Lawmakers debate whether they can drink water on Senate floor 

"I just believe it’s a slippery slope. Today water, tomorrow coffee," one senator said.

Sen. Torrey Westrom, author of the amendment, speaks on the Senate floor Jan. 4. (MN Senate Media Services/YouTube)

The Minnesota Senate used 30 minutes of its Thursday session to debate whether or not members should be allowed to drink water on the floor of the chamber.

Republican Sen. Torrey Westrom proposed an amendment to Senate rules that would allow members to bring water into the chamber if it is in a sealed container and session lasts more than one hour.

The change received bipartisan opposition from senators who believe the upper chamber should be spared from the lax decorum of the House. They also said water is available in a room immediately off the Senate floor.

“I just believe it’s a slippery slope. Today water, tomorrow coffee. The next day Hoffman’s going to be bringing in candy. Westlin’s going to be bringing in homemade bagels. Where does it all end?” wondered Democratic Sen. Sandy Pappas.

Sen. Ann Rest, also a Democrat, agreed, saying senators should continue to show “respect for the historical nature of this chamber and our traditions.”

“I particularly agree with Sen. Pappas’ comments about a slippery slope. When will it stop? When will the decorum of the House become the decorum in the Senate? What a tragedy that would be,” she said.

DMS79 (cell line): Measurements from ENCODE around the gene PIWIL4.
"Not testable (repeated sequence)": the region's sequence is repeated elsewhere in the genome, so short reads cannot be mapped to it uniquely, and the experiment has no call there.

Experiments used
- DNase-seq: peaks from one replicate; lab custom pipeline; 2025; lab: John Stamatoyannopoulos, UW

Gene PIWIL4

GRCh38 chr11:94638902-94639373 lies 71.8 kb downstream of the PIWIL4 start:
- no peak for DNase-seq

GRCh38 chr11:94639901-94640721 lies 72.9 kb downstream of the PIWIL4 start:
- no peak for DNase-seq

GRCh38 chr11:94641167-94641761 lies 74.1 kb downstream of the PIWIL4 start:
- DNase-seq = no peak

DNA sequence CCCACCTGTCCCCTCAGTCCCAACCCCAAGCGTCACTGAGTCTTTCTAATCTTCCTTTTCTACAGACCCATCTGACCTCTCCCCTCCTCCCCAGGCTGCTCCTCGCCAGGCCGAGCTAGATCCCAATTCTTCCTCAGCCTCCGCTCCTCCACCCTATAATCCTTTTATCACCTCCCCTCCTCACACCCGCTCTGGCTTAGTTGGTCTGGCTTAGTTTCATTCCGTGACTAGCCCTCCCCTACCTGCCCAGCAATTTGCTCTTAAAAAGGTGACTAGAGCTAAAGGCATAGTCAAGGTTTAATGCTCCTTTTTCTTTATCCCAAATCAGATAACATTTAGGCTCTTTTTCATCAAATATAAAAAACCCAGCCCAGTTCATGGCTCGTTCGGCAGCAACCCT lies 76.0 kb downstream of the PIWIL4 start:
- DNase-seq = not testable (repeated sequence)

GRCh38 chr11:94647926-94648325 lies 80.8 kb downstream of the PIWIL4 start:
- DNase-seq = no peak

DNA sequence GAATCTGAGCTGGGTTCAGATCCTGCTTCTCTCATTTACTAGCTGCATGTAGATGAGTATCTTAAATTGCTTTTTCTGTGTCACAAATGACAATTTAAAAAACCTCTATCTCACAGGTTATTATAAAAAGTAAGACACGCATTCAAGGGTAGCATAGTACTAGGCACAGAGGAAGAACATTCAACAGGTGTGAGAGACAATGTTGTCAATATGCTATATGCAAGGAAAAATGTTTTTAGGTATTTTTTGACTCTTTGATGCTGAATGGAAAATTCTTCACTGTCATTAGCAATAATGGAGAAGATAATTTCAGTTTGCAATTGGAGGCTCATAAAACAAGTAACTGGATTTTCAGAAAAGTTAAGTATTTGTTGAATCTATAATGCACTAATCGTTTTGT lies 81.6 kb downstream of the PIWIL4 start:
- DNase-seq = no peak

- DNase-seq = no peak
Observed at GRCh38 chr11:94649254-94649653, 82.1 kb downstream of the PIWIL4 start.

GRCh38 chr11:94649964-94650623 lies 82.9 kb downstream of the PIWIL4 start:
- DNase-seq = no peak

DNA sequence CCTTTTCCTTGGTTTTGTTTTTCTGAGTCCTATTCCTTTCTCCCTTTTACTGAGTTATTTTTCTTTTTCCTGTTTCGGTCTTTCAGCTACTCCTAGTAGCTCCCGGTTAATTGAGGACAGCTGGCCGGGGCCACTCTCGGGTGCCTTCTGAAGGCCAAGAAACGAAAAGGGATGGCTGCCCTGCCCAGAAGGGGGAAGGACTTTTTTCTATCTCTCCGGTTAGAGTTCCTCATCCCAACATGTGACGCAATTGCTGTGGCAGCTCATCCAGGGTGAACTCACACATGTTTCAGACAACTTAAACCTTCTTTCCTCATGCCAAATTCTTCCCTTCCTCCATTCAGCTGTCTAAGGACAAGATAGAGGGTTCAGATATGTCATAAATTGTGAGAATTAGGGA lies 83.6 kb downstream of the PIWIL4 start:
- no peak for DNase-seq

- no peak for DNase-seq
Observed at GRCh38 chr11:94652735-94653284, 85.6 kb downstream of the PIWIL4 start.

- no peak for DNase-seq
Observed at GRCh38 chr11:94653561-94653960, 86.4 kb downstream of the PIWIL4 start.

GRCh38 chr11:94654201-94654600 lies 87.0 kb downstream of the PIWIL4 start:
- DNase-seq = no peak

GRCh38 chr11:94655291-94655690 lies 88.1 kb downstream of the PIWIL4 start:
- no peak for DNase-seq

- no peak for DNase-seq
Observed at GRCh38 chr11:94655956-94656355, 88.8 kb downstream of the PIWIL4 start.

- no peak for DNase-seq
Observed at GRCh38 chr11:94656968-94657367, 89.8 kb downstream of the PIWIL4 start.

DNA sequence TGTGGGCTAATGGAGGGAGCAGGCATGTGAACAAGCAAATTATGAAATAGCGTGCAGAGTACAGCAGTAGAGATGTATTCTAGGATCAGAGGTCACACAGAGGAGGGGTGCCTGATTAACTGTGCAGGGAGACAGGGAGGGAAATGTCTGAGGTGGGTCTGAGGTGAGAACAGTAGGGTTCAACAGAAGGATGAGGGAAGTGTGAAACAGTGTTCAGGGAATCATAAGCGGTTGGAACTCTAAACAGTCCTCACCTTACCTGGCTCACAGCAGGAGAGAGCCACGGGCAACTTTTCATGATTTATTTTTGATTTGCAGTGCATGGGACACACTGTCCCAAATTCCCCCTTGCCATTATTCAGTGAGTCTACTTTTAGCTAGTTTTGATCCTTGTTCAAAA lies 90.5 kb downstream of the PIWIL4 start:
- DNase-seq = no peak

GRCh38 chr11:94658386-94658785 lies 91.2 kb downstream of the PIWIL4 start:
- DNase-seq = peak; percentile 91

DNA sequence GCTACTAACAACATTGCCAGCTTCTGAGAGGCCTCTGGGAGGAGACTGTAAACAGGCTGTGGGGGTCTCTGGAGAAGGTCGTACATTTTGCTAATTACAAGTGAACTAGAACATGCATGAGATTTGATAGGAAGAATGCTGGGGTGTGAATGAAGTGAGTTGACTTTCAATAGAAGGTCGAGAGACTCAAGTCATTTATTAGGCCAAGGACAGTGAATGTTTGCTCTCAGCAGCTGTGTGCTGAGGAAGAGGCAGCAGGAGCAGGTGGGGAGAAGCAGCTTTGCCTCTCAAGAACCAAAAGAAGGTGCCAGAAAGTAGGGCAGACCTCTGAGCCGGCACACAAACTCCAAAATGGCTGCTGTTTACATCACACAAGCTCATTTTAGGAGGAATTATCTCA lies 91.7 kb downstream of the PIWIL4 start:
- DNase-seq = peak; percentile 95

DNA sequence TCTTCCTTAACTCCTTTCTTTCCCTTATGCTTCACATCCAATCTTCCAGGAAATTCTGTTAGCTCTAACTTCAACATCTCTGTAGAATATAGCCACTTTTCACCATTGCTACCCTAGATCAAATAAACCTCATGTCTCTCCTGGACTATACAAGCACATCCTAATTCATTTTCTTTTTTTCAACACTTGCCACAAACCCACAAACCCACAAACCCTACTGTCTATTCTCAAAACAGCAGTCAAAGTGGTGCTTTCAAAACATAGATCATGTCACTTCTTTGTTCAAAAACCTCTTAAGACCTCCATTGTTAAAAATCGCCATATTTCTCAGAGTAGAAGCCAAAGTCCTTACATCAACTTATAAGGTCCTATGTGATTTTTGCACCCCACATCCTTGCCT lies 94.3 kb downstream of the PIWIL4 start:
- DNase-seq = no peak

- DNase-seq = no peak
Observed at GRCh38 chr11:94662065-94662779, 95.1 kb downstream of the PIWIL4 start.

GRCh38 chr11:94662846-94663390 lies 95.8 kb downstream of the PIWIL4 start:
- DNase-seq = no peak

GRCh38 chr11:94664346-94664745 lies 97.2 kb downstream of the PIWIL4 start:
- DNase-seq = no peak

Westrom’s proposal has been shot down in the past because of fears that water could spill onto the Senate’s antique desks, hence the “sealed container” requirement.

Republican Sen. Eric Lucero voted in favor of the rules change because the “CDC recommends healthy hydration.”

“In this particular instance, I would wholeheartedly recommend agreeing with the CDC guidelines,” he said.

The amendment ultimately passed in a bipartisan vote of 38-29.

Republicans in the chamber, now controlled by Democrats, successfully passed additional rules changes. The first will prevent senators from receiving a per diem for days they work remotely. The second will require senators to disclose where they are voting from when working remotely.

“Senate Republicans are committed to increasing transparency for the public after two years of restrictions and limitations,” Senate Minority Leader Mark Johnson said. “We are here to help improve the lives of Minnesotans, and that starts with improving access to elected officials and instilling accountability to their voting records.”

 

Anthony Gockowski

Anthony Gockowski is Editor-in-Chief of Alpha News. He previously worked as an editor for The Minnesota Sun and Campus Reform, and reported for The Daily Caller.